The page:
Two types of inconsistency
The Court of Appeal has refused to imply a term into a contract where it would be inconsistent with the operation an express term: Irish Bank Resolution Corporation Ltd v Camden Market Holdings Corp & Ors  FICR 13. A bank was marketing loans of a borrower at the same time as the borrower was marketing properties developed with the loans. The borrower said the bank's marketing of the loans suggested they were distressed and reduced the value of the properties. It alleged there was an implied term in the loan agreement that the bank would not do anything to hinder the borrower's marketing of the properties.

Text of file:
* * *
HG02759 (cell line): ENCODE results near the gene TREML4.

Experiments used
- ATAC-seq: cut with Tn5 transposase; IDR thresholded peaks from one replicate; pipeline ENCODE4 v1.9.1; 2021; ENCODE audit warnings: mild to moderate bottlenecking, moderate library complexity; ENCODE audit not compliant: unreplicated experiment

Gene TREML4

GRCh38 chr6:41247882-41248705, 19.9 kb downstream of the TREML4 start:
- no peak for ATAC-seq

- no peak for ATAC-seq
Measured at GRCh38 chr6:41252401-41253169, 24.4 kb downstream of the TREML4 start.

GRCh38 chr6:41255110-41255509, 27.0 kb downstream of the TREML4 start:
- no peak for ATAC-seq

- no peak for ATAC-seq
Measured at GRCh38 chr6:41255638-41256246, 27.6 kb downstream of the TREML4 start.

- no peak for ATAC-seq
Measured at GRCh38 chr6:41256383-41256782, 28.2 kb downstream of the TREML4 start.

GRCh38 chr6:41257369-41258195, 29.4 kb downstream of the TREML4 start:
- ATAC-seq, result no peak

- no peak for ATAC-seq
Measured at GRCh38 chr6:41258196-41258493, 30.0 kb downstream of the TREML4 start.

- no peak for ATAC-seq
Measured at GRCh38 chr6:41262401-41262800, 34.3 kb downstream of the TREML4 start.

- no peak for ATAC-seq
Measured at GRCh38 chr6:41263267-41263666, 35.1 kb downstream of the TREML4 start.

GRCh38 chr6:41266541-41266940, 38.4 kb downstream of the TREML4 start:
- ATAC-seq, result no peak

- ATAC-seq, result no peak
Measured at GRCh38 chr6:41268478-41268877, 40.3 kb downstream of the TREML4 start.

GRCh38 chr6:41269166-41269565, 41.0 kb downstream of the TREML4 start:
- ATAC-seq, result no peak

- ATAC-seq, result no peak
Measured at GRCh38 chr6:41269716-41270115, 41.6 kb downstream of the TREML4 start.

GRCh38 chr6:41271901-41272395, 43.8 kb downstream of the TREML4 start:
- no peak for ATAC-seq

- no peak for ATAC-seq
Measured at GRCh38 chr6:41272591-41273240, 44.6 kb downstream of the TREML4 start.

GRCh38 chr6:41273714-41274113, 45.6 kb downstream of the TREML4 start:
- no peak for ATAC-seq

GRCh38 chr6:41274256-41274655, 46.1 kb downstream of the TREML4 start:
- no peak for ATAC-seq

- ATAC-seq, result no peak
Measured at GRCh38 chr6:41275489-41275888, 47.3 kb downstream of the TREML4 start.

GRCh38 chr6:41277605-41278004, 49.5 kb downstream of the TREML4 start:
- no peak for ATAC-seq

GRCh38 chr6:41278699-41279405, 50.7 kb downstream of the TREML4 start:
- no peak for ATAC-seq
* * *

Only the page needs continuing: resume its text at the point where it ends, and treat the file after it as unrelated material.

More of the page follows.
The problem for the borrower was that there was an express term in the loan agreement which allowed the bank to market the loans for sale and to provide information about them to any potential buyer. The bank made a summary judgment application, arguing that the implied term was inconsistent with that express term, but the a judge held it was arguable the implied term was not inconsistent, and refused the application. The bank appealed.
Beatson LJ for the Court of Appeal reiterated that terms are not to be implied lightly, especially in long and detailed contracts and where the contract makes express provision about the issue. There are two forms of inconsistency between express and implied terms - linguistic and substantive. Here there was no linguistic inconsistency but the express and the implied terms could not operate together, therefore there was substantive inconsistency. The court allowed the appeal and entered summary judgment.